After local prosecutors dismissed more than 100 cases involving two Baton Rouge police officers recently accused of misconduct, the sheer number of dropped charges exemplifies what some consider a longstanding dilemma facing the BRPD narcotics division.
The question is whether detectives should focus more on large-scale narcotics trafficking investigations, rather than churning out a high volume of lower level drug arrests, according to the district attorney and others.
East Baton Rouge District Attorney Hillar Moore III said many defendants arrested for drug possession or low-level distribution end up repeatedly cycling through the local court system. He said a more effective law enforcement response would involve bringing cases against dealers at the highest levels — the people bringing drugs into Baton Rouge.
After a Baton Rouge police officer was accused of purchasing stolen electronics several weeks ago, he sat down and drafted a memo alleging wid…
Last week, Moore released a comprehensive list of dropped charges after prosecutors were instructed to review pending cases based on testimony from the two detectives accused of criminal wrongdoing. The list includes 115 defendants and more than 600 individual charges.
"We are basically wholesale dismissing cases. Look at the numbers. This is a s*** show for us," Moore said. "The bigger question is how far back do we go: When did all this start?"
Additional dismissals are expected amid a widening corruption probe. After two detectives were arrested — one accused of buying stolen property and the other stealing marijuana seized as evidence — BRPD leaders transferred four narcotics supervisors to street patrols, effectively cutting the division in half and removing its leadership. Officials declined to comment on whether additional arrests or discipline sentences are expected.
Baton Rouge Police Chief Murphy Paul said he suspended normal operations of the narcotics division pending the outcome of an internal audit that will reveal the extent of the problems: "Were there warning signs? Were there supervisory issues? What did we miss?"
He said it would be premature to comment on likely changes, but promised that some areas for improvement have already been identified.
Paul, who once served as narcotics commander for Louisiana State Police, said there are clear best practices for drug investigations: Detectives should focus on getting large-scale dealers off the streets through "disrupting and dismantling violent criminal organizations."
He said so-called "street-level" drug offenses should fall under the purview of the BRPD street crimes division, freeing up narcotics detectives to focus on more sophisticated investigations. Though officers will sometimes make lower level arrests to get defendants to cooperate with law enforcement and build better cases, Paul said targeting drug addicts should never be the final goal.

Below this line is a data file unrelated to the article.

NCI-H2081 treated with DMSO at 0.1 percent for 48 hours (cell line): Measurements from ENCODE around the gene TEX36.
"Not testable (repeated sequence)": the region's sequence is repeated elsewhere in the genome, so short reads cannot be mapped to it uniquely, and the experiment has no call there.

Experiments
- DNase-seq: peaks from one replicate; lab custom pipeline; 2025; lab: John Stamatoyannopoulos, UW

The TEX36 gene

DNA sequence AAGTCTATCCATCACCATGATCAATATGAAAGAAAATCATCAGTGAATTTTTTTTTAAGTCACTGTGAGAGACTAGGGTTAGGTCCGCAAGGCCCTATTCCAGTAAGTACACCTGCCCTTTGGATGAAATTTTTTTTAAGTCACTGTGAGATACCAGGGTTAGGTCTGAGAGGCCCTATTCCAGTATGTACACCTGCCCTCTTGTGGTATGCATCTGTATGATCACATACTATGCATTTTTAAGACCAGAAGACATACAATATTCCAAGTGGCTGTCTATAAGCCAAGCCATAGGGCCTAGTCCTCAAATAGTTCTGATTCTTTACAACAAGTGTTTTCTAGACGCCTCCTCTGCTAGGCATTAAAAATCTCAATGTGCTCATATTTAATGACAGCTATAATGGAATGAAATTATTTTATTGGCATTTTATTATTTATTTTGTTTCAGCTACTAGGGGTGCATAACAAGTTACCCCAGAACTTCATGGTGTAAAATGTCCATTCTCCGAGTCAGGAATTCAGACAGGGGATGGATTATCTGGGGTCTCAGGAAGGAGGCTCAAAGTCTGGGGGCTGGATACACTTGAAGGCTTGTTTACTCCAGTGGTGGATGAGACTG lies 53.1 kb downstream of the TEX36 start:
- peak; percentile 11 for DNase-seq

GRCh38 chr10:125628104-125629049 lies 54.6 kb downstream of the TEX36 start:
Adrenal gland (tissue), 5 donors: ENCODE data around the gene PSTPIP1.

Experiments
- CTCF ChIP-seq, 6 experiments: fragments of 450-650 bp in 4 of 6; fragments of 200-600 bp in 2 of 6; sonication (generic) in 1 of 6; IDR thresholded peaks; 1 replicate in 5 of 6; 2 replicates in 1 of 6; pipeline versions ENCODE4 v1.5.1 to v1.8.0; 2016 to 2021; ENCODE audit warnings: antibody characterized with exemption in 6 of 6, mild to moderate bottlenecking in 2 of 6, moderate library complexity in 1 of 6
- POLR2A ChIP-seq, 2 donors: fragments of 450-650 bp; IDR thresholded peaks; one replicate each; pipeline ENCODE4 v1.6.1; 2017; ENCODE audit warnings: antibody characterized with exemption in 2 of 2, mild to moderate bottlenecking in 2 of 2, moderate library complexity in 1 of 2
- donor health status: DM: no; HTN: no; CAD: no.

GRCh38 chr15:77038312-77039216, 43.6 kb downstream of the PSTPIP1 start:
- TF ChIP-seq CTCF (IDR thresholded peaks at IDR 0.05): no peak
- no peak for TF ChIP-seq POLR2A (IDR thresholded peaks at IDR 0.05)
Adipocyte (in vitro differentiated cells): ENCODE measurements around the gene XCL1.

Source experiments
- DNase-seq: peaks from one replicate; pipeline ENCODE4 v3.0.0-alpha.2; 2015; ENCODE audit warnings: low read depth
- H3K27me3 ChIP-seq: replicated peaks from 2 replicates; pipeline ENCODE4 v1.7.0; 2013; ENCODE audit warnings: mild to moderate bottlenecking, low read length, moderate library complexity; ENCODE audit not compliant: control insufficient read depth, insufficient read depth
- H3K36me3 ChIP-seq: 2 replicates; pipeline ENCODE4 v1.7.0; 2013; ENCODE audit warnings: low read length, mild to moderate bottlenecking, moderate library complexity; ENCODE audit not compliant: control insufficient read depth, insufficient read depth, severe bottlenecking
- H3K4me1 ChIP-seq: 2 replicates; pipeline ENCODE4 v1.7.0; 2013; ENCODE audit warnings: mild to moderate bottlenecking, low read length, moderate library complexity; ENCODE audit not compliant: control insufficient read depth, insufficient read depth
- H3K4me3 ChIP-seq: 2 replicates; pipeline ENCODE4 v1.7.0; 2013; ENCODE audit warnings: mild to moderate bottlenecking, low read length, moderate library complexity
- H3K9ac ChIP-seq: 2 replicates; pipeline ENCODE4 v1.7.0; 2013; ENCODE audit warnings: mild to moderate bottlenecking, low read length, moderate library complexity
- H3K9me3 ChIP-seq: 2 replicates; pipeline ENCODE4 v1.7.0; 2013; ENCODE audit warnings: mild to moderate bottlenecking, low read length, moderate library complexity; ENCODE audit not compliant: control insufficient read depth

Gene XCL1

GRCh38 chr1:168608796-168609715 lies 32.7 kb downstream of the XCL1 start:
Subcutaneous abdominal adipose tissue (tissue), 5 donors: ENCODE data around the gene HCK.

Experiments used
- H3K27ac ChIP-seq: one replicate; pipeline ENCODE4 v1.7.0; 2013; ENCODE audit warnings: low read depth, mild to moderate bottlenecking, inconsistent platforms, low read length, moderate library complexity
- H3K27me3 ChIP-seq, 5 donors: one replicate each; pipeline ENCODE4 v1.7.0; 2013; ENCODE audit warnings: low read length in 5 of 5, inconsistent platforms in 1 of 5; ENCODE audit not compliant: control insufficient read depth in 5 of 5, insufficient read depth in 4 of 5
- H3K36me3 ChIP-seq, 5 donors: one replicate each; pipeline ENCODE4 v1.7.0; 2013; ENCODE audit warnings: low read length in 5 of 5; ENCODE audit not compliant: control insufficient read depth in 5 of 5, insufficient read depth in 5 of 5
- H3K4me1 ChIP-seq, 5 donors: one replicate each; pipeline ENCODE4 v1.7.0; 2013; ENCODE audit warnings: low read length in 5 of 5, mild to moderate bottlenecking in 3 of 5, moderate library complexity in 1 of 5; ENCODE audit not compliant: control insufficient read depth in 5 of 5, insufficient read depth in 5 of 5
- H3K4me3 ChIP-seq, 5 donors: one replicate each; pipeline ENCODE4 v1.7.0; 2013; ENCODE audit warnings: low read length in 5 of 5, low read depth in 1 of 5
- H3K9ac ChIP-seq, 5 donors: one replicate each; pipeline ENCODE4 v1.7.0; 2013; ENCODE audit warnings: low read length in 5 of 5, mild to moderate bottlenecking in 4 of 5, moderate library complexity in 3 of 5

He said he repeatedly communicated that message to the BRPD narcotics division since taking office in 2018. The ongoing investigations will reveal how closely detectives followed his instructions.
"Let me be clear: I am not concerned with quantity in numbers. I'm concerned with quality," he said in an interview Monday. "The intent is to reduce violence."
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The issues in the narcotics division remained in the dark until one detective, Jeremiah Ardoin, was issued a misdemeanor summons in December for buying stolen electronics. While facing charges of his own, Ardoin accused his colleague Jason Acree of even more egregious misconduct: stealing marijuana seized during narcotics busts and giving it to a friend.
BRPD internal investigators found evidence to support that accusation, and Acree was arrested several weeks later. He was booked into jail on possession with intent to distribute marijuana and malfeasance in office.
The majority of the dropped cases involve Acree, who was responsible for a high volume of arrests.
Of the 115 defendants whose cases were dismissed, about a third were facing simple possession charges — not possession with intent to distribute, additional gun charges, obstruction of justice or other aggravating factors, court records show.
Some defendants were arrested for possessing as little as $2 worth of crack cocaine. Others had no criminal history or were caught with drugs after being pulled over for minor traffic violations like an illegal U-turn or failing to use a turn signal.
"We like to have more substantial cases — more drugs being sold, more long-term investigations and arrests of drug dealers, not drug users," Moore said. "The goal should always be to find the source."